Kevin Deegan appreciates art on a multi-sensory level
Best book ever
I read Wuthering Heights, by Emily Bront , late in my teens when I'd just gone to boarding school. It's such a romantic book, from a time when I was into poetry and romance. Not at all the kind of thing I read now, which tends to be non-fiction. At the moment I'm reading Our Greatest Writers and their Major Works by John Carrington, an enjoyable and informative romp from Beowulf to Stoppard, and a book called Introducing Psychotherapy, written by Nigel Benson with drawings by Borin van Loon.
I'm reading the psychotherapy book because I'm interested in the psychology of people. I play the organ at services in Wandsworth prison chapel at weekends and I talk to prisoners, not in a counselling way, but the more you know about things like therapy, the better you listen. I volunteered to do it nine years ago: we regularly have more than 100 prisoners at services. It's very meaningful, very powerful. I think sometimes it's when you are in those conditions that you really pray.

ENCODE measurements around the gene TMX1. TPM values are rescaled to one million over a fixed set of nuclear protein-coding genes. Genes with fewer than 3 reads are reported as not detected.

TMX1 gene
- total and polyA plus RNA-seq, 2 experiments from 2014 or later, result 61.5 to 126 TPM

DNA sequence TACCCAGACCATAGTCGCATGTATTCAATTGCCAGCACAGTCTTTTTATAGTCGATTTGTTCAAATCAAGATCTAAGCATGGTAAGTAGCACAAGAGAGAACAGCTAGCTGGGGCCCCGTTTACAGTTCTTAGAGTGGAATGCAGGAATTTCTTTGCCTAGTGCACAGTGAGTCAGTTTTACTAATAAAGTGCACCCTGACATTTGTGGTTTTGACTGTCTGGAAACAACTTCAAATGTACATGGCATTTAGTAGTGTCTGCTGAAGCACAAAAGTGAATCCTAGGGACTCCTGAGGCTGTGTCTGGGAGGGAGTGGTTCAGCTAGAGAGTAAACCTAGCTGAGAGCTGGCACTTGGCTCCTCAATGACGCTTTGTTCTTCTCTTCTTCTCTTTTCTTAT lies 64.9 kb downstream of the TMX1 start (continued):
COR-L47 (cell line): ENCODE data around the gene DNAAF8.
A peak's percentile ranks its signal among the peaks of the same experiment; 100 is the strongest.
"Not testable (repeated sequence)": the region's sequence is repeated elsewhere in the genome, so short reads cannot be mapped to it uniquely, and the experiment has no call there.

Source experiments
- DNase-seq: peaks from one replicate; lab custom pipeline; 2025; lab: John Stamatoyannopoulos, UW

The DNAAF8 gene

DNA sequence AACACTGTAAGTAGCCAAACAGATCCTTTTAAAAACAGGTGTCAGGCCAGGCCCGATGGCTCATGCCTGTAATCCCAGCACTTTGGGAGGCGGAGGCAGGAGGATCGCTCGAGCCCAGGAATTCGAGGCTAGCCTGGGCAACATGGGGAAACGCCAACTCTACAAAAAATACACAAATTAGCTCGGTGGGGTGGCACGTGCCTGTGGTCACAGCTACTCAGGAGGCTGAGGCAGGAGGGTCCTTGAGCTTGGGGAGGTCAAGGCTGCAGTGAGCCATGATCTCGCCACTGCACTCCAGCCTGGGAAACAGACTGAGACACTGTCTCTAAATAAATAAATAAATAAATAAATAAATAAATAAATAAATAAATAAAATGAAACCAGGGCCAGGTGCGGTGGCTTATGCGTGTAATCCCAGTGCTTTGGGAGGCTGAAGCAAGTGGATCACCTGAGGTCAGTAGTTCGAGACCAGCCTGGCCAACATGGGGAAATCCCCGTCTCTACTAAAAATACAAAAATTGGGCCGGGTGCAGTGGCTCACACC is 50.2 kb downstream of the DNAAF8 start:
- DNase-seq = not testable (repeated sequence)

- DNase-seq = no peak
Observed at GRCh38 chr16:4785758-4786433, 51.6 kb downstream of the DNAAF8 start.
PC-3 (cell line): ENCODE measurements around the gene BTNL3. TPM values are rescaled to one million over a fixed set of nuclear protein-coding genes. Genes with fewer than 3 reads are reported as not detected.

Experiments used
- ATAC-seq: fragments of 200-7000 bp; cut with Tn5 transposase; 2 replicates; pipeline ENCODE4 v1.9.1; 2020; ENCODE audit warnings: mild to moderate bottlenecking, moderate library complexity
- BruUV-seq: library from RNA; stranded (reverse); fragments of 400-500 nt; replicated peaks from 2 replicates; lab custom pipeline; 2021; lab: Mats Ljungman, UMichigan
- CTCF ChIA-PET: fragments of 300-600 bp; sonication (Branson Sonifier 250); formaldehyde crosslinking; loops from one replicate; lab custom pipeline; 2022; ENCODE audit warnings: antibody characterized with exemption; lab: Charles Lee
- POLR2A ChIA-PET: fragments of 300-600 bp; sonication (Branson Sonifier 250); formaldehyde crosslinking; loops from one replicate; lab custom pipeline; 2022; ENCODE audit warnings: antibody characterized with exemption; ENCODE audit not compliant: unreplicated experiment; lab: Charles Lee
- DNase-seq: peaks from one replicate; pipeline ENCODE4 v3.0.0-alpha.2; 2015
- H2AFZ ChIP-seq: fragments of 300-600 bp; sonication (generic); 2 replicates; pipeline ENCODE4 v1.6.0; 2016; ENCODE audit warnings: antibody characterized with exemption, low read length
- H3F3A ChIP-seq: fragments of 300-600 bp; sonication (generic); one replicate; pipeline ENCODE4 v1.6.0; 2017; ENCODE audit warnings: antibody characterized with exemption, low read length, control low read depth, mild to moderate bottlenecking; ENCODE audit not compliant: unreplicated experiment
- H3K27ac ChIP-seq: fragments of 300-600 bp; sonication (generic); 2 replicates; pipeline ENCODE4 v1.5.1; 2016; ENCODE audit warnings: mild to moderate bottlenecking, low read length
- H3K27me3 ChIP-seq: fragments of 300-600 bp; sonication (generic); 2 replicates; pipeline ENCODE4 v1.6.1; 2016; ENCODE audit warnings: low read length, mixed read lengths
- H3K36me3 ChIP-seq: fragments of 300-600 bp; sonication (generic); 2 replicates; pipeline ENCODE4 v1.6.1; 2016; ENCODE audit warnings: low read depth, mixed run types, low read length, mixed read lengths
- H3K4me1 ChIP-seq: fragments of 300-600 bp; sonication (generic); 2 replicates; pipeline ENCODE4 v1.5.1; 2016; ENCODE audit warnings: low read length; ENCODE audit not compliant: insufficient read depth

My favourite artist is Rembrandt (self-portrait from 1634, left). I think it's the phenomenal detail and colouring of the clothes and things such as embroidery and lacework. I visited his house in Amsterdam and was knocked out by the artefacts he had collected: a feather, bits of wood, things from Africa. I use kits produced by the charity Living Paintings to introduce art to visually impaired students: there are packs on Van Gogh, Damien Hirst and Henry Moore among others. I'm working with an 11-year-old who has an incredibly good sense of space and feels really well. I think it was Henry Moore who said that sculpture should be felt as well as looked at.
Sense of drama
The play I remember best is Athol Fugard's Sizwe Bansi is Dead. I was working in a residential school for the blind; we used to go out two or three evenings a week. At the time I didn't know much about South African politics. But this was so raw. It completely bowled me over.
Kevin Deegan, 54, is peripatetic teacher for the blind in the London borough of Sutton, and a trustee of the charity Living Paintings, which produces touch-and-sound resources (www. livingpaintings.org). Interview by Karen Gold